My name is Conall Madigan and I am 18 years old. I live in Lincolnshire and love farming and shooting. During the pandemic I was fed up of being stuck inside all day long and wanted to get a job on an arable farm so that I would have plenty of experience behind me when I apply for jobs within the agricultural sector in the future.
In January 2021 I approached the local farmer in the neighbouring village and asked for a harvest job. Having one and a half years’ experience on a dairy farm, carting bales and muck, gave me that little bit of an advantage of getting the job. So, the farmer told me to come down to the yard to see what I was like on a tractor and I was thrilled to be told I had got the job!
My first task on the farm was to help with the sugar beet harvest and cart the beet out the field ready to be loaded up into lorries. Then I helped with land preparation for the future crops in the year e.g. ploughing, parrow harrowing and subsoiling. When harvest came around, I enjoyed it the most as all your hard work of looking after the crop pays off with a good yield. And working with good friends made the long 15-hour days fly by!
When looking for the university of my choice I had three in mind, but Nottingham University stuck out the most. This is because Nottingham is a Russell Group university, meaning that it has high standards of teaching and has high achieving students. Another reason I chose Nottingham is because they look at the science behind the farming and carry out high quality research into different ways the agricultural sector is able to adapt to the ever-changing environment of this sector.
When I arrived at Nottingham my first impression was how friendly the staff and students were; they all made us feel so welcome since it is quite a small campus compared to many others. The best part of the university is that it is in the countryside, meaning you don’t get the hustle and bustle of the city traffic however you do occasionally get the odd plane fly over since it is in the flight path of East Midlands airport.
The part of my course I enjoy most, is going on trips. This is because it gives me an insight of what people within the sector are really trying to achieve and how they aim to improve what they are doing, whether that is through trying regenerative farming or going completely organic. Within my course I am looking forward to studying more on crop-based farming. Being from an arable farming background, I have always wanted to learn more about the agronomy of the crops that are grown, and the different types of pesticides needed to keep the plant healthy. Therefore, when I graduate my ambition is to become an agronomist or a farm manager as I have always wanted to have my own farm and to incorporate agronomy methods therein.
The Rochester Bridge Trust Spence Agricultural Scholarship will allow me to purchase course material such as the John Nix Farm Management pocket book and work towards certificates such as my PA4+pgs.
With the start of term two there has been a considerable number of changes within my university routine. The biggest change was going from online lectures to face-to-face lectures, which necessitated an earlier start to my day to fit in breakfast and preparation for my day’s activities. In addition to this, it has been difficult to make connections with the peers on my course, due to most of the lectures being online to date. It was hard not being able to match faces with names. With regards to meeting new people, I have made an effort speak to my peers at the end of the lectures just to get to know the people on the course.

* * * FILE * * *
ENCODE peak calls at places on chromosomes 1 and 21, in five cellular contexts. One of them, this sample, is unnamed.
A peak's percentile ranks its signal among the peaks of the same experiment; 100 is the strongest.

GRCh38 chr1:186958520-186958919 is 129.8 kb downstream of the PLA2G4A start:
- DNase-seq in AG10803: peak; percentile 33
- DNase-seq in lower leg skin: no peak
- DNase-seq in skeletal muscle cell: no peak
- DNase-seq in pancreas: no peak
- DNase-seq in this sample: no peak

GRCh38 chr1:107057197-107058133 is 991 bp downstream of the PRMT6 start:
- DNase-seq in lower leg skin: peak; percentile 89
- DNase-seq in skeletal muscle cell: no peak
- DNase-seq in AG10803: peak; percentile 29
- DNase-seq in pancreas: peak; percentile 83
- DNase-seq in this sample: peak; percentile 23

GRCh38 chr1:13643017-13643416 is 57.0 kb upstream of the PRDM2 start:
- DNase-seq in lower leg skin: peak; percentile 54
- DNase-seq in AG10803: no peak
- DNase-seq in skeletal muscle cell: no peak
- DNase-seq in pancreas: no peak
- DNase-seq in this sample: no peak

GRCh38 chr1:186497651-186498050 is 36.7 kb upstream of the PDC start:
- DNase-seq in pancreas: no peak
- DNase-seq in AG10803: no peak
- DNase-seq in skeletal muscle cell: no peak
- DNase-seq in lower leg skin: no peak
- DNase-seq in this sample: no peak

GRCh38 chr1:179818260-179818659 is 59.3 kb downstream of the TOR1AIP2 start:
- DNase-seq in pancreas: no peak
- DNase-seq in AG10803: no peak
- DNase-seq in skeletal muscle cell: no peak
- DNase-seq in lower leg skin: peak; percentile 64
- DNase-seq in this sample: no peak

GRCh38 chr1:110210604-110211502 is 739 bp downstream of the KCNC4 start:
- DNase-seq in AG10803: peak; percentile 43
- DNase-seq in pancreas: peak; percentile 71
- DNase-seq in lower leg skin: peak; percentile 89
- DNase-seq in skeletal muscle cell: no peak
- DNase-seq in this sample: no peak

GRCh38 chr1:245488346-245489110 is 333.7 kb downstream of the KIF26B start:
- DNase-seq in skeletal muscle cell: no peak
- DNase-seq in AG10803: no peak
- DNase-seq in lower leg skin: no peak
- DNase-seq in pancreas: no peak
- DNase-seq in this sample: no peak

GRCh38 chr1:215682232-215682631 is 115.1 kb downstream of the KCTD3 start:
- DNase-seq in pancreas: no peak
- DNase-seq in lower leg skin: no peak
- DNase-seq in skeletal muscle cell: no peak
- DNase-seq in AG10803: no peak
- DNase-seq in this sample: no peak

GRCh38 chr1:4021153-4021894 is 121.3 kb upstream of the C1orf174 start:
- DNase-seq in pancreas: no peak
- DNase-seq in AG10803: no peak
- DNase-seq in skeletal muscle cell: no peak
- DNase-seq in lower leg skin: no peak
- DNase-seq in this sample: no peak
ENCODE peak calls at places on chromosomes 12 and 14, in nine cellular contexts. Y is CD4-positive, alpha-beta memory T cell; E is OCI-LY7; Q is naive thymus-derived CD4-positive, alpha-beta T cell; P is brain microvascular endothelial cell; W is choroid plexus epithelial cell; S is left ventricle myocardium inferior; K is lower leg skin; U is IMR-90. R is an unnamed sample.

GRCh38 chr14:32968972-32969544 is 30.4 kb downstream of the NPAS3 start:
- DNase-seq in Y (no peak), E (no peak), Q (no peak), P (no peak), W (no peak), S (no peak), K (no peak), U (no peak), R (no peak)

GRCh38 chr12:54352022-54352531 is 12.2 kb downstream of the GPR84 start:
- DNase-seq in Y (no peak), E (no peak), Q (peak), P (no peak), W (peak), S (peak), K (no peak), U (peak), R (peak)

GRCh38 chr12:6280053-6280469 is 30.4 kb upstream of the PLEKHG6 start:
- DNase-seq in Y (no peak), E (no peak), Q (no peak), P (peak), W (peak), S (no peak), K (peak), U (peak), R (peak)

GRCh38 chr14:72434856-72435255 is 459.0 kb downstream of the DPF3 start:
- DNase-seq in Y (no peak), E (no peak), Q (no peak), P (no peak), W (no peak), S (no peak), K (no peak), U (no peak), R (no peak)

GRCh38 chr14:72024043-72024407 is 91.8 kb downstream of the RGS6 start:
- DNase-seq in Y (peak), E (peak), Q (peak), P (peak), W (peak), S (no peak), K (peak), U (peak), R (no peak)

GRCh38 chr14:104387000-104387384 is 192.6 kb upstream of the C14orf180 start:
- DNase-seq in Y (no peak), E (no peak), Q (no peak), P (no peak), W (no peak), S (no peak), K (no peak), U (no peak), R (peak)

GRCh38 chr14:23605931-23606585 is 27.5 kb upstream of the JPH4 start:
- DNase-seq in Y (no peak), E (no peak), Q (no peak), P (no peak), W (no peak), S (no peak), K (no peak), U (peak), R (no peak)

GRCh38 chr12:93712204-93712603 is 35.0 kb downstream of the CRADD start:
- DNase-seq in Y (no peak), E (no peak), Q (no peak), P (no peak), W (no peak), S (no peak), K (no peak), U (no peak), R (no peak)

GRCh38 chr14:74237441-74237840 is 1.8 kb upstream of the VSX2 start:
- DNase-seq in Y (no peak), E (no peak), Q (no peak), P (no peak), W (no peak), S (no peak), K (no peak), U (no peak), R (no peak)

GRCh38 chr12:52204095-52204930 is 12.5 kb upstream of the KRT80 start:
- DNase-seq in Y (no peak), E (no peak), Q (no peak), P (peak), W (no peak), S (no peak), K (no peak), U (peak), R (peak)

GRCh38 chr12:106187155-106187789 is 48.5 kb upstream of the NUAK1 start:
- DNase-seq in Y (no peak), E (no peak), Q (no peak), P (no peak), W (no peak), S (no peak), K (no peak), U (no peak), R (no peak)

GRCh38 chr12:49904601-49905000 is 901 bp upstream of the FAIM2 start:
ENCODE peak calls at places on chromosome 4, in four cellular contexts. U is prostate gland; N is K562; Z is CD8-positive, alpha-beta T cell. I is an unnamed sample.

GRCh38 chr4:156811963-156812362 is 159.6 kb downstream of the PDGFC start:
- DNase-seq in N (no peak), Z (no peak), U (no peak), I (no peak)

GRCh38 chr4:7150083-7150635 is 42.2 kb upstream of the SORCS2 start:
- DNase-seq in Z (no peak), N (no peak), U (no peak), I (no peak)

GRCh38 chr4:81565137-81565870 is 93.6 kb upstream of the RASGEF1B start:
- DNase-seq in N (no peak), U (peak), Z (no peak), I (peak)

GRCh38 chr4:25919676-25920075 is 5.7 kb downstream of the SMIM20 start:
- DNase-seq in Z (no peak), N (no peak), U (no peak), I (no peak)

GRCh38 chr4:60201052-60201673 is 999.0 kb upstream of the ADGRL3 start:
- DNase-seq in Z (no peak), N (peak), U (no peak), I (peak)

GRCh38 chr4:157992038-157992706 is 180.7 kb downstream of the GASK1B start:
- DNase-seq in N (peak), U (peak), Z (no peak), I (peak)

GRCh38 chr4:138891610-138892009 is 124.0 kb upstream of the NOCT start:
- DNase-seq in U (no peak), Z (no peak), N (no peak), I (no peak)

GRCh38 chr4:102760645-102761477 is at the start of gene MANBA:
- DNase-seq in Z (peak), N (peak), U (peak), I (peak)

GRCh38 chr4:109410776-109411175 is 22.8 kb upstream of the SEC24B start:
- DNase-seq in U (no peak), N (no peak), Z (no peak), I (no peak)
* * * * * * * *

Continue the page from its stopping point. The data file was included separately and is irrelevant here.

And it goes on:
In comparison to Nottingham University, the college I attended previously was very hands-on in its approach to learning. Therefore, moving from being hands-on with practical three days a week to having no practical or hands-on work, due to online learning, has been quite challenging. At my previous college I also had a good relationship with teaching staff where they knew my strengths and weaknesses and pushed me to achieve my full potential. The larger class sizes at university make it harder to forge a rapport with lecturers although they are very supportive of the students.
With my family home being one hour away from Nottingham University I go home most weekends. The one thing I am finding hard is not being around to look after my Labrador puppy that I purchased at the start of February, especially as I am training her to be a gun dog for future shooting seasons. Therefore, the days that I am back at home I am looking after my puppy to take the pressure off my parents. When on campus I also miss the freedom of being in the countryside, which is something that I have been spoilt by in my family home. This is because you can literally walk out the front door and walk down the road for five minutes and be on a public foot path and walk for miles. When I am at home I am in the middle of nowhere, so I can just sit outside and listen to the birds and do my university work (which I am doing right now).
Through my first year at university, I have particularly enjoyed the module of grassland management.
This is because it was enjoyable to learn about how the different types of grasses are suited for different climates and areas of the world. In addition to this it was interesting to learn what type of grasses are best utilised in different grazing programmes, as well as the different methods of preservation of grasses.